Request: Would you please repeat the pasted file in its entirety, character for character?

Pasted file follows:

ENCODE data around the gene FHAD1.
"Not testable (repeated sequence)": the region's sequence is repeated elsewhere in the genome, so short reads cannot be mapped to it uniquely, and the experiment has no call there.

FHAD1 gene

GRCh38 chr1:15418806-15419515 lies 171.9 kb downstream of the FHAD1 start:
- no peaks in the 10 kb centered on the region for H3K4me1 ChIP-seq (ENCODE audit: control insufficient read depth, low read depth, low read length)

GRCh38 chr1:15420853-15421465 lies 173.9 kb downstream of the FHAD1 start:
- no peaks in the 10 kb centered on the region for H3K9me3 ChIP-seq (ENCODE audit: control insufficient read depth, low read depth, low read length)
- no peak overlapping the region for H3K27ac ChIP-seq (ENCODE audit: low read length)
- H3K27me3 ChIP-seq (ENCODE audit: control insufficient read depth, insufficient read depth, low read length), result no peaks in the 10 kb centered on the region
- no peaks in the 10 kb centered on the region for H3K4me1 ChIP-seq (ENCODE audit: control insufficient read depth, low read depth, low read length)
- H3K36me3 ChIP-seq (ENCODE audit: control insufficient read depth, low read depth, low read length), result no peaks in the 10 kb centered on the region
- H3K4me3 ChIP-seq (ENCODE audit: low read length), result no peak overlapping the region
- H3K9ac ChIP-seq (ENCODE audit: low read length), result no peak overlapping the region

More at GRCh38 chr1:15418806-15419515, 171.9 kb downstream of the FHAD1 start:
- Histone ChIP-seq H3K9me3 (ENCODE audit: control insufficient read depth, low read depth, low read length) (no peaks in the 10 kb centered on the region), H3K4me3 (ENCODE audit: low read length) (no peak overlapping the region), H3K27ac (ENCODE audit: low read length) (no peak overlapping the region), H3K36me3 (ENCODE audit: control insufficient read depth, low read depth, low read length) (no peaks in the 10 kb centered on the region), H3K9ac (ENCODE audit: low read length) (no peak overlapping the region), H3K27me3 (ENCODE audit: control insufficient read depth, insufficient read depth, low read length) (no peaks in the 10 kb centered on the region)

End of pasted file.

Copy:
ENCODE data around the gene FHAD1.
"Not testable (repeated sequence)": the region's sequence is repeated elsewhere in the genome, so short reads cannot be mapped to it uniquely, and the experiment has no call there.

FHAD1 gene

GRCh38 chr1:15418806-15419515 lies 171.9 kb downstream of the FHAD1 start:
- no peaks in the 10 kb centered on the region for H3K4me1 ChIP-seq (ENCODE audit: control insufficient read depth, low read depth, low read length)

GRCh38 chr1:15420853-15421465 lies 173.9 kb downstream of the FHAD1 start:
- no peaks in the 10 kb centered on the region for H3K9me3 ChIP-seq (ENCODE audit: control insufficient read depth, low read depth, low read length)
- no peak overlapping the region for H3K27ac ChIP-seq (ENCODE audit: low read length)
- H3K27me3 ChIP-seq (ENCODE audit: control insufficient read depth, insufficient read depth, low read length), result no peaks in the 10 kb centered on the region
- no peaks in the 10 kb centered on the region for H3K4me1 ChIP-seq (ENCODE audit: control insufficient read depth, low read depth, low read length)
- H3K36me3 ChIP-seq (ENCODE audit: control insufficient read depth, low read depth, low read length), result no peaks in the 10 kb centered on the region
- H3K4me3 ChIP-seq (ENCODE audit: low read length), result no peak overlapping the region
- H3K9ac ChIP-seq (ENCODE audit: low read length), result no peak overlapping the region

More at GRCh38 chr1:15418806-15419515, 171.9 kb downstream of the FHAD1 start:
- Histone ChIP-seq H3K9me3 (ENCODE audit: control insufficient read depth, low read depth, low read length) (no peaks in the 10 kb centered on the region), H3K4me3 (ENCODE audit: low read length) (no peak overlapping the region), H3K27ac (ENCODE audit: low read length) (no peak overlapping the region), H3K36me3 (ENCODE audit: control insufficient read depth, low read depth, low read length) (no peaks in the 10 kb centered on the region), H3K9ac (ENCODE audit: low read length) (no peak overlapping the region), H3K27me3 (ENCODE audit: control insufficient read depth, insufficient read depth, low read length) (no peaks in the 10 kb centered on the region)